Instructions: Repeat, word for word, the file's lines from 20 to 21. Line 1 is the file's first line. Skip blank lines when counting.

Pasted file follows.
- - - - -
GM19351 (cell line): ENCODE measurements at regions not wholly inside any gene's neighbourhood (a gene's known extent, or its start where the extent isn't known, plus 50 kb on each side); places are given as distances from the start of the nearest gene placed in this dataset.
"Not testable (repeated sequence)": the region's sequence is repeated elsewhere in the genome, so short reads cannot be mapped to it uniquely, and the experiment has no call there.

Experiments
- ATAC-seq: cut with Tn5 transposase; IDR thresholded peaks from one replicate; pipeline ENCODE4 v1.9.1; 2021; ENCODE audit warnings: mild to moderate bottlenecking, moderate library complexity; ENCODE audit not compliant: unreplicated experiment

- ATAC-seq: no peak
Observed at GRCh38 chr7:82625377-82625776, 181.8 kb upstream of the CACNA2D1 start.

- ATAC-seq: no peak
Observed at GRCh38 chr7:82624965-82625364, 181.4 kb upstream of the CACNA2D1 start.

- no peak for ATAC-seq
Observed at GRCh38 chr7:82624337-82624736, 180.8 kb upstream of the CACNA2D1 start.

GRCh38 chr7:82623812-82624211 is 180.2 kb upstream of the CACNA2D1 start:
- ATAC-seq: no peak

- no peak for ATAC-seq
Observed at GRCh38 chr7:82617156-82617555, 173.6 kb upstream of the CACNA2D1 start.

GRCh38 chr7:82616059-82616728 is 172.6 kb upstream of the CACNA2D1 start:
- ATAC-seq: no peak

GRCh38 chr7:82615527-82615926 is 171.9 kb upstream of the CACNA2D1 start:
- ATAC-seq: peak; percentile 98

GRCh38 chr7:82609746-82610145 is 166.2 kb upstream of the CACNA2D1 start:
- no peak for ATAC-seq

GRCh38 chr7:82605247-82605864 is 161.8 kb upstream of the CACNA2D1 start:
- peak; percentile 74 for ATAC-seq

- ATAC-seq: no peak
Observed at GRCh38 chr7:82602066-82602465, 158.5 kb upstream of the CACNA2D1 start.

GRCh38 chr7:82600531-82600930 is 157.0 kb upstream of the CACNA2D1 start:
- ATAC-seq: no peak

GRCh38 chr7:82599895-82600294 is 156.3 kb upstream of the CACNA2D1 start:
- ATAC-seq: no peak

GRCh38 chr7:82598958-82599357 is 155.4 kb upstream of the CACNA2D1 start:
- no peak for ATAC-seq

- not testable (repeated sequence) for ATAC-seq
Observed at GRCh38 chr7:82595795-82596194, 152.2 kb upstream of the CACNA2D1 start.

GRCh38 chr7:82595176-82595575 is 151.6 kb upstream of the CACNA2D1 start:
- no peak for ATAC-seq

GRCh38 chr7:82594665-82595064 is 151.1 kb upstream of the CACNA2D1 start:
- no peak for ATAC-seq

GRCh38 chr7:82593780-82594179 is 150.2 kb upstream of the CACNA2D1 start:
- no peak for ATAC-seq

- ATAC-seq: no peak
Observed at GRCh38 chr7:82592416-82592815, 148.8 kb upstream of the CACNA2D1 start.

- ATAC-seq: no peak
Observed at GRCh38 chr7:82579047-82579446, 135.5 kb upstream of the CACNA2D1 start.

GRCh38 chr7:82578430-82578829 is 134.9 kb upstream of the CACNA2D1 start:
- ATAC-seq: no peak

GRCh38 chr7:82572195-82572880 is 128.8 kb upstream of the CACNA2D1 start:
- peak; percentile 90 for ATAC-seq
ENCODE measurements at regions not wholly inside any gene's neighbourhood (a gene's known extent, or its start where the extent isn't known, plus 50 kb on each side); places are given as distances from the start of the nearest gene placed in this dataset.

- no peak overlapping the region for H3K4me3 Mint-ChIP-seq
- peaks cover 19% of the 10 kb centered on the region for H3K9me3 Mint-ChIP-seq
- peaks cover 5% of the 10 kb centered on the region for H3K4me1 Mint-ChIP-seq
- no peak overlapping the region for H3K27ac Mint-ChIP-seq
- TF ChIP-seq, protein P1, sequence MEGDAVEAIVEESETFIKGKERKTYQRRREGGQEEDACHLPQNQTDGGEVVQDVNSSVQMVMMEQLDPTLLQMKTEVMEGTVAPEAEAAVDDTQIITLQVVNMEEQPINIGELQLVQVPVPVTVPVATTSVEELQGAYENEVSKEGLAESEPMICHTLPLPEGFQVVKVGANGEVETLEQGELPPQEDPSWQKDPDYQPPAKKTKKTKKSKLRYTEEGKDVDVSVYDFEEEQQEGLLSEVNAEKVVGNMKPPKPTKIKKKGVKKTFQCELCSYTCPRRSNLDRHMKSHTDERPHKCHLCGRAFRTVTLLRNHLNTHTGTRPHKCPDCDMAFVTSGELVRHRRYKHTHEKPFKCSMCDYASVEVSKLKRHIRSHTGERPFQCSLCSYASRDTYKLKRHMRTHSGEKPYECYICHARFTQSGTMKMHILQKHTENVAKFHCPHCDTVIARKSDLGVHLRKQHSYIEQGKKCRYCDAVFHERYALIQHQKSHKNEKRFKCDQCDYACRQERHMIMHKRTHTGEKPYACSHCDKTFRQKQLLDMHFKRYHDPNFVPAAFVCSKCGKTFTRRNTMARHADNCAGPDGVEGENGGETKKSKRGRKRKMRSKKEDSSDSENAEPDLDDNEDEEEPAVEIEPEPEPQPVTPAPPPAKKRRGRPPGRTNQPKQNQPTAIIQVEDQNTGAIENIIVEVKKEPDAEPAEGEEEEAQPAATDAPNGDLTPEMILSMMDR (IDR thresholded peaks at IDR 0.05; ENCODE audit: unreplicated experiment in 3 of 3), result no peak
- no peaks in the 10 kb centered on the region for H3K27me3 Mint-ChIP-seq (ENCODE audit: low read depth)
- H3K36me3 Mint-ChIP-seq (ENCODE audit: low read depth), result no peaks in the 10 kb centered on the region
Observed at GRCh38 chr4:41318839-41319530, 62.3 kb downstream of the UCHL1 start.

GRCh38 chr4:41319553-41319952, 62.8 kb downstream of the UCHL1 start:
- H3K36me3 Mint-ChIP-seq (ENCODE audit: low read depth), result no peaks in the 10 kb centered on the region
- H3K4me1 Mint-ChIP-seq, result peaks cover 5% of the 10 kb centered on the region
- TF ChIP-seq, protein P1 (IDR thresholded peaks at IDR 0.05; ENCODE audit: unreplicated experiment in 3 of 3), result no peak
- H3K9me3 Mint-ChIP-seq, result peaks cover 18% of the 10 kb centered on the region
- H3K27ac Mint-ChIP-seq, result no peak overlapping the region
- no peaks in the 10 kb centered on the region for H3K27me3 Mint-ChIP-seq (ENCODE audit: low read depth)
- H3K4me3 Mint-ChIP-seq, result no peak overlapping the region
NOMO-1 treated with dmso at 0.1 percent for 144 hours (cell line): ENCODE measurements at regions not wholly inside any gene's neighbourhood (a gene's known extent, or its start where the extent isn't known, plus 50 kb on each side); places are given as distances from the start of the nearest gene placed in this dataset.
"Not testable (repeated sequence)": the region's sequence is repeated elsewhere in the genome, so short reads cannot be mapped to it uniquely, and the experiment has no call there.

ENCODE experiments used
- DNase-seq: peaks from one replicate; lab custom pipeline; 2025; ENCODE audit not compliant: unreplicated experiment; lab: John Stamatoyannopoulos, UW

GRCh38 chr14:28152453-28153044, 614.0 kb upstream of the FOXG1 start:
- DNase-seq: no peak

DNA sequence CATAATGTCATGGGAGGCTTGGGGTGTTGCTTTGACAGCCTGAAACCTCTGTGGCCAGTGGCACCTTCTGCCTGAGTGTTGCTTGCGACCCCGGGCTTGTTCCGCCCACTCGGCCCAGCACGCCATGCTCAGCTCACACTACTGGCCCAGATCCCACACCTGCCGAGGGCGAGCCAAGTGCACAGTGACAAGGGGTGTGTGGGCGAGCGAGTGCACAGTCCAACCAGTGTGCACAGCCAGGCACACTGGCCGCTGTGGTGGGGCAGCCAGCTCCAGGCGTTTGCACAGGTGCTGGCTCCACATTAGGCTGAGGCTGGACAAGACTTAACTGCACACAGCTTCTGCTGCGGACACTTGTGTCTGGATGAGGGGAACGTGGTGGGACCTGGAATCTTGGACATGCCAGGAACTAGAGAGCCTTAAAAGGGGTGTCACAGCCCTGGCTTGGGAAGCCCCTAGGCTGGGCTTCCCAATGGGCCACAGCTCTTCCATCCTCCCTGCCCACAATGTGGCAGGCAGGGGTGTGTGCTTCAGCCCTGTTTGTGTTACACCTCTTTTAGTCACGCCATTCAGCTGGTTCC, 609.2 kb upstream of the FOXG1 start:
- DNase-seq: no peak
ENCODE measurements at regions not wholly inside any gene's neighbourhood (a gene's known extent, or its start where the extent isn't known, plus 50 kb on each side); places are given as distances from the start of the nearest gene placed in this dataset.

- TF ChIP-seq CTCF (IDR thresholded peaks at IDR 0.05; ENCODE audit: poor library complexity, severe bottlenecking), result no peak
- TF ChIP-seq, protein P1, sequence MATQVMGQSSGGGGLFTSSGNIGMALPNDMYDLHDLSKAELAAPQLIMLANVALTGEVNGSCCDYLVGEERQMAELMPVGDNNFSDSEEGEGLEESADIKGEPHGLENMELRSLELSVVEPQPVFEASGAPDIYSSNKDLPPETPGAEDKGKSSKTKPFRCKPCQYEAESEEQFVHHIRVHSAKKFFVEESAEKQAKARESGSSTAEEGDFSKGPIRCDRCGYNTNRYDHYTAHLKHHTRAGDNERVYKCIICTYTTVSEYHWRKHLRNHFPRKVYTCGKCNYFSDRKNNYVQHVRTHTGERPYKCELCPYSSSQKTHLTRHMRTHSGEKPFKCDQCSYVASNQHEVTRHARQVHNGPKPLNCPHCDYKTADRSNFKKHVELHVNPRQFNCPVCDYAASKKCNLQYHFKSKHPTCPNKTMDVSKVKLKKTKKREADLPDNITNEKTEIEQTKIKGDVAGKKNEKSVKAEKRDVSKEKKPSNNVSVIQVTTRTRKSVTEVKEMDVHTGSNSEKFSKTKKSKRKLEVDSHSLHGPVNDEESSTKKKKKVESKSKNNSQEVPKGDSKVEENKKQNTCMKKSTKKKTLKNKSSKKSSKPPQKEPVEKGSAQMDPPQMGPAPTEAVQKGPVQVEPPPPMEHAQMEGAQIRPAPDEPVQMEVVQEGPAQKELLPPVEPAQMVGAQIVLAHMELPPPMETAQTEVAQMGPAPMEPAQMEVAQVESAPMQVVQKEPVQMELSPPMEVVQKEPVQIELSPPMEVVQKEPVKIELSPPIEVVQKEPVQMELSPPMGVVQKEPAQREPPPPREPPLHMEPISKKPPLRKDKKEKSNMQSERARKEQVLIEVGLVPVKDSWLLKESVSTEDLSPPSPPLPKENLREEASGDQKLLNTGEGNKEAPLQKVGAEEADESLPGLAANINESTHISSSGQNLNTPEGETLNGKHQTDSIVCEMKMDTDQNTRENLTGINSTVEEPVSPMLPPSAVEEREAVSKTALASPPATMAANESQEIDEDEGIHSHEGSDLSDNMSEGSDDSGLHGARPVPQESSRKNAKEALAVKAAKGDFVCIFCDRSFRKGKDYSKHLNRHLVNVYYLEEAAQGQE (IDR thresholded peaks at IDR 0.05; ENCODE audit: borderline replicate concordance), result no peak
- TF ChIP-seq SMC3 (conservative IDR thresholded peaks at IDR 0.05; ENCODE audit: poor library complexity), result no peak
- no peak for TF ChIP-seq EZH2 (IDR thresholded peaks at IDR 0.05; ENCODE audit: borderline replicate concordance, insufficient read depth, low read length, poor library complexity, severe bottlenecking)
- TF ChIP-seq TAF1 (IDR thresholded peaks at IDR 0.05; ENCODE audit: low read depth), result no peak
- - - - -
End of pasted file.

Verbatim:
- no peak for ATAC-seq

GRCh38 chr7:82605247-82605864 is 161.8 kb upstream of the CACNA2D1 start: